Liz Phair on “Rebel Rebel”
After finishing my 33 1/3 volume on David Bowie’s Diamond Dogs, I’d had enough ruminating about the album on my own. Now I wanted to hear what other people had to say. So I wrote to some of the smartest and most interesting people I know to ask them for their thoughts and feelings about Bowie and Diamond Dogs. The amazing and wonderful Liz Phair—who needs no introduction for readers of this blog—generously took a moment from her current tour to send me this anecdote and appreciation.
It was a clear, cold night in December, just a few days before Christmas, when my mother took our family to see the David Bowie Is exhibit at the Museum of Contemporary Art in Chicago. My son was turning 16 the next day and she thought it would be the perfect way to celebrate. As we moved through the exhibit, shuffling along with the silent crowd, we split up, each of us pausing at different displays, engrossed in our own experiences. Listening to the accompanying audio tour, I was blown away by how much each of Bowie’s artistic incarnations over the years reflected or influenced the spirit of its age. For someone so wild and outrageous, Bowie was highly tuned to the broader culture. Walking through his life was like walking through my own, each musical and sartorial progression was familiar to the point of being uncanny. Everything was a touchstone to a time and place I’m sure everyone recognized, sparking nostalgia for our own pasts. It was profoundly moving, one of the best shows I’ve seen and exhaustive in its scope. I heard people whispering that Bowie had curated the whole thing himself. I began to wonder what had prompted such a monumental undertaking. Was he getting ready to release a new album? To receive a lifetime achievement award? Or just cementing his own legacy? As internationally famous and beloved as he was, the show left me feeling like he was an underrated talent and deserved much more acclaim.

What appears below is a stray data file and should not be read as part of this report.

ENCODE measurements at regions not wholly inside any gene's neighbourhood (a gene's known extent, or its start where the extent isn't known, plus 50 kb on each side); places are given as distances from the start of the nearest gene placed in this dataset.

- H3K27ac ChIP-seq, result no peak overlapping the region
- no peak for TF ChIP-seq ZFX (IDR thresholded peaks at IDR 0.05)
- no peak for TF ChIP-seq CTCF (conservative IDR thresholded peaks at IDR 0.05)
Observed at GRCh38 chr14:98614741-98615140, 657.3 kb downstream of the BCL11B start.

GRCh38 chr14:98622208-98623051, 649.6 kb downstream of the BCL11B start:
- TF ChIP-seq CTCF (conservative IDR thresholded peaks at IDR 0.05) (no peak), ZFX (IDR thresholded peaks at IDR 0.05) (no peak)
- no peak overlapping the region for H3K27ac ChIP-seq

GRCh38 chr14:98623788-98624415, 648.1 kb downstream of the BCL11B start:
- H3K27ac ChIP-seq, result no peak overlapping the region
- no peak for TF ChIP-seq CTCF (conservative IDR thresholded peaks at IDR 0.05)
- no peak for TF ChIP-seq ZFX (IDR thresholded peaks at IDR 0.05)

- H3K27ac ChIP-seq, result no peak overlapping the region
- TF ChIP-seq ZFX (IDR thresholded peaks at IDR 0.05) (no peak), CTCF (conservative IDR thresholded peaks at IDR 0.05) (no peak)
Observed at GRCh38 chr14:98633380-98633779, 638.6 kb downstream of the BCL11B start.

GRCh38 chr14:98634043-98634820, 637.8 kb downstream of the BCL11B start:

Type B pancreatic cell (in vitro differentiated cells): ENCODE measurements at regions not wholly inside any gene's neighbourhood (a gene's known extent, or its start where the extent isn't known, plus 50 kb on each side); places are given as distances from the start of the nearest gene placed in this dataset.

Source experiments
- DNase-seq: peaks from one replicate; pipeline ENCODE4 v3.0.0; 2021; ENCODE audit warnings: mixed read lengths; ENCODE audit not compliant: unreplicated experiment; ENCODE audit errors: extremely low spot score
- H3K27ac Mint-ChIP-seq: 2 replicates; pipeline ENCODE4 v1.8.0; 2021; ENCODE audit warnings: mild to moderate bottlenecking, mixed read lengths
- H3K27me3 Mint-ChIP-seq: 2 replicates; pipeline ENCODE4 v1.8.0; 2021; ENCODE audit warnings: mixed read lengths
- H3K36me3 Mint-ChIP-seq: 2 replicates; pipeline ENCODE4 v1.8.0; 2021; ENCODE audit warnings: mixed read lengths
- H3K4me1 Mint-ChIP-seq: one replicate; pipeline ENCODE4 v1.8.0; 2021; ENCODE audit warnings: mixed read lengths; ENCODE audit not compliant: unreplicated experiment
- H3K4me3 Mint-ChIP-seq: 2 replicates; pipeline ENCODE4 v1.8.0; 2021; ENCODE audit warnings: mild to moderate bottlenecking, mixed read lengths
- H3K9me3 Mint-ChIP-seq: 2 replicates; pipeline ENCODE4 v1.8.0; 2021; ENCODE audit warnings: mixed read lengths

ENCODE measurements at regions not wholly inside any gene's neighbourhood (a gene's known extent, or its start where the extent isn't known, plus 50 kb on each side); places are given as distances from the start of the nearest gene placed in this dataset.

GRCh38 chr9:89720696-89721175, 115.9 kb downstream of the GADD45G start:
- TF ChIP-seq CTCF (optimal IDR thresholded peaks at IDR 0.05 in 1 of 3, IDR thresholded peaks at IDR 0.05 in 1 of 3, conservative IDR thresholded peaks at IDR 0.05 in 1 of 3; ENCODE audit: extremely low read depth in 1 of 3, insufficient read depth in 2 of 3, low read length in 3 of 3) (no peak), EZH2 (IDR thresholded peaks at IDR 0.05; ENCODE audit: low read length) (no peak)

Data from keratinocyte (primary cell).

Two years later, I got my answer. Just after releasing his stunning and wholly original masterpiece Blackstar, Bowie died, shocking the world. No one in the public had even known he was sick. It was almost as if he’d curated his own passing, writing the final chapter of his life with as much flair and influence as he’d exerted at any other period in his life. It was a final act of artistic bravado on par with his best work in a career filled with stratospheric success. How could it have been any other way for such a man? He literally blasted out of this world as dramatically as he’d arrived in our collective consciousness, and for that I will forever be in awe of him.
The night they announced Bowie’s death, there was an unusually spectacular sunset in California, a fitting tribute to a flamboyant performer, one last master stroke. As I looked out over the Pacific Ocean, stunned by the painterly streaks of crimson, fuchsia and gold, I thought about the impact he’d had on my own decision to pursue a career in music. In particular, his song “Rebel Rebel” had captivated my 13-year-old heart and mind in a way no other song had before. It felt like a call to arms, like a dare to step through the looking glass into a world that was limitless and more exciting than my own. “Rebel Rebel, Your face is a mess/Rebel Rebel you’re a juvenile success/Rebel Rebel, how could they know?/Hot tramp, I love you so.” I listened to that track off of Diamond Dogs over and over again, singing the lyrics out loud to give me courage. Those muscular guitar riffs coupled with his effete style presented someone who was neither masculine nor feminine, some new kind of hybrid. It sparked something in me, showed me a different path I could take into adulthood, how to be unapologetically creative. I was primarily a visual artist at that time and I honestly don’t know if I would have wanted to write songs without his example. I owe him a lot for his bravery. We all do. The world is a brighter and better place because of him.
David Bowie has inspired and shaped the lives of millions of people with his music. Order a copy of David Bowie’s Diamond Dogs to learn more about one of his most important albums.
Cover photo courtesy of The Nation